Publications, opinions, and speeches
We can’t simply build our way out of our housing crisis
Published on 29/04/2022
Who decided that private developers would be the ones to get us out of the housing crisis? And that building was our only way out?
It’s not as if leaving housing to the private market has worked out for us so far. Quite the opposite. While the private market serves some parts of our population well, it has utterly failed many people – namely, anyone who cannot afford to get into the housing market in the first place. The number of people who fit into this category is growing at a scary rate and includes both people who wish to buy a home and those who rent.
Reading the papers these days, you would think that municipal government regulations are what’s causing the housing crisis. You would think that the problem boils down to a lack of product (single family houses and condos, mainly). By that logic, it does not sound unreasonable that we can solve that problem by getting city bureaucrats out of the way so that developers can make more product available to consumers. It has narrowed our scope of action to this one thing: build more. And it has narrowed down who is responsible for this one thing: “the market.”
But housing is not merely a commodity, and people are not merely consumers. Housing is a basic human right, and the problem is that so many people in our society cannot access their basic human right.
Defining the problem as one of human rights compels us to see housing as more than a building. It is a home. A home where a person or a family lives, which provides safety and security, a sense of belonging, and the opportunity to participate fully in society. When people have a stable and suitable home, they are more able to become part of their neighbourhood, which comes with all sorts of positive individual and social outcomes. Being forced to move because your home becomes unaffordable disrupts opportunities for the positive relationships that are fundamental to society.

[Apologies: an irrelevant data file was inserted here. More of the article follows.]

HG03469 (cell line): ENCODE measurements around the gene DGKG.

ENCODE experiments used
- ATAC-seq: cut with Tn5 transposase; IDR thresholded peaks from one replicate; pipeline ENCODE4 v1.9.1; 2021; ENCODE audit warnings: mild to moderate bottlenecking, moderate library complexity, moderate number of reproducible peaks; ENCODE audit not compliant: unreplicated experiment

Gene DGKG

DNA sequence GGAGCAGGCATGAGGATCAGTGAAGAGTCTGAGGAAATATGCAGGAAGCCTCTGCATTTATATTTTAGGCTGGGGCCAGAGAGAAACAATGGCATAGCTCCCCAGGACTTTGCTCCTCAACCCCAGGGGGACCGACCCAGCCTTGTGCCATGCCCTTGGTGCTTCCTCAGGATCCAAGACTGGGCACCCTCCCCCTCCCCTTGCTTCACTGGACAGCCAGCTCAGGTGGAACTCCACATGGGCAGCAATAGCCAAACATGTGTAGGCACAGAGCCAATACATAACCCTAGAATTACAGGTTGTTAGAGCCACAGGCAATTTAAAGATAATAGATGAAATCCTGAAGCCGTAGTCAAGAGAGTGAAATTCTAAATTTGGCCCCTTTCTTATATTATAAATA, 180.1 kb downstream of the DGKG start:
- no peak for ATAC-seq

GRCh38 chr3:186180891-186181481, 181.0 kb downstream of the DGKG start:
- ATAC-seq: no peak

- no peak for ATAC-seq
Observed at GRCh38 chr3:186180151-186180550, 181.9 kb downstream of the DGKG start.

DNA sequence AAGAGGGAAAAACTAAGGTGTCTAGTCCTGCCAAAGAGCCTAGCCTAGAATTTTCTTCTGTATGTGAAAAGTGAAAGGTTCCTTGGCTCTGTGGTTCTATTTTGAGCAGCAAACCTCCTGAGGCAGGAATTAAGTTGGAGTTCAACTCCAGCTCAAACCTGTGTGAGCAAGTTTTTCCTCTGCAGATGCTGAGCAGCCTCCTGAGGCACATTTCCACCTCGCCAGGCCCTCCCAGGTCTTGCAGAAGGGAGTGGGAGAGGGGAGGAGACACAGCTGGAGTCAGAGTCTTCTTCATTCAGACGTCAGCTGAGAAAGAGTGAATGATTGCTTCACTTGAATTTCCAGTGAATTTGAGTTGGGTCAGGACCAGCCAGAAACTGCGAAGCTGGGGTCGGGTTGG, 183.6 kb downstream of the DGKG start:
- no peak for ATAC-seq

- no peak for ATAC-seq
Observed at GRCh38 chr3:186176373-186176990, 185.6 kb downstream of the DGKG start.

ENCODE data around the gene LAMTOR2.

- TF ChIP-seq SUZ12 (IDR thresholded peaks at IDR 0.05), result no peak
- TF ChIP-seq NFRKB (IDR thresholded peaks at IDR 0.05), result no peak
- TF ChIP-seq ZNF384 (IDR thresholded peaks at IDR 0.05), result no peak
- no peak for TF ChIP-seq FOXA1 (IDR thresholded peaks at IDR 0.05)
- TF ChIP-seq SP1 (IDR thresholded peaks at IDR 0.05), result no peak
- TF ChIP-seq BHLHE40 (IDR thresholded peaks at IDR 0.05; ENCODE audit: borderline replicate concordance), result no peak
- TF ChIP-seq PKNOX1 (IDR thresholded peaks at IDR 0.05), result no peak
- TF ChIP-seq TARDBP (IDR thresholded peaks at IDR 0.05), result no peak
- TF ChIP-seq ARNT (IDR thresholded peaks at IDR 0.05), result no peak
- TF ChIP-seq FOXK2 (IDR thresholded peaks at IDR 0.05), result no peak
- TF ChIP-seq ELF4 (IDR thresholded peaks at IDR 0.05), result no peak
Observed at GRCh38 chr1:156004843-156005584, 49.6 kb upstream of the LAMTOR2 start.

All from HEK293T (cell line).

When you define the problem this way, the approach to finding solutions necessarily starts to look a little different. It starts to take into account the many strands of a person’s life that have impacted their inability to find or remain in decent housing – income adequacy, employment opportunities and working conditions, access to education and training, access to health and mental health care, and strength of family and social ties, for example.
It starts to look at all of the social systems that constrain and affect people’s options. It focuses on the people who cannot access their basic human rights and focuses our actions on having a positive impact on their lives. It clarifies that our governments are responsible for acting. It raises the level of urgency, and the scope and scale of action – governments must use all of the tools they have available to try to solve the problem.
Each level of government has a range of tools it can use. At the provincial level alone, the government can: institute rent control and vacancy de-control to protect current tenants; use provincially owned lands as sites of permanently affordable housing; fund and operate supportive housing; increase access to mental health and addiction services; increase income supports, including social assistance and disability supports; and ensure that employers are paying workers enough to afford a place to live.
Ontario has both enormous fiscal capacity and a range of legislative and regulatory powers that it can put behind the systems that affect housing in this province. Working together with the federal government and Ontario’s municipalities could make these tools even more effective. The province could also use its fiscal powers to facilitate building of affordable housing. Banks often require builders to demonstrate a 24 per cent profit margin in order to get financing. The province could replace or underwrite the banks so that builders can lower this profit margin.
Our next provincial government needs a workable plan to make progress on housing. That plan must be comprehensive and resourced to the max.
It’s not that those who want to increase housing supply are wrong. More new housing will help if it’s the kind of housing that is currently lacking, built for the people who need it most. Various studies indicate that 40 to 50 per cent of people in Canada are living paycheque-to-paycheque. That is, nearly half the population of this prosperous country are income insecure. Plans for new housing must prioritize these people.
Private developers don’t have to be the bad guy in these conversations. They have a role to play, but we must be clear about what that role is, and how it fits into a larger plan that addresses the complexity of the housing system and all of the people who live in our province. We can’t let the conversation about building new housing distract us from all of the other actions that need to take place alongside it.
It might sound complex. Some would say too complex to wrap up neatly in an election slogan. But it’s simple: every person needs a home, and it is our government’s job to use all of the tools it has to make sure that people can make that happen. The people we put in charge of governing us have the tools, including a skilled and professional public service, to do this. We, the people who elect these leaders, need to be clear that we expect them to do it.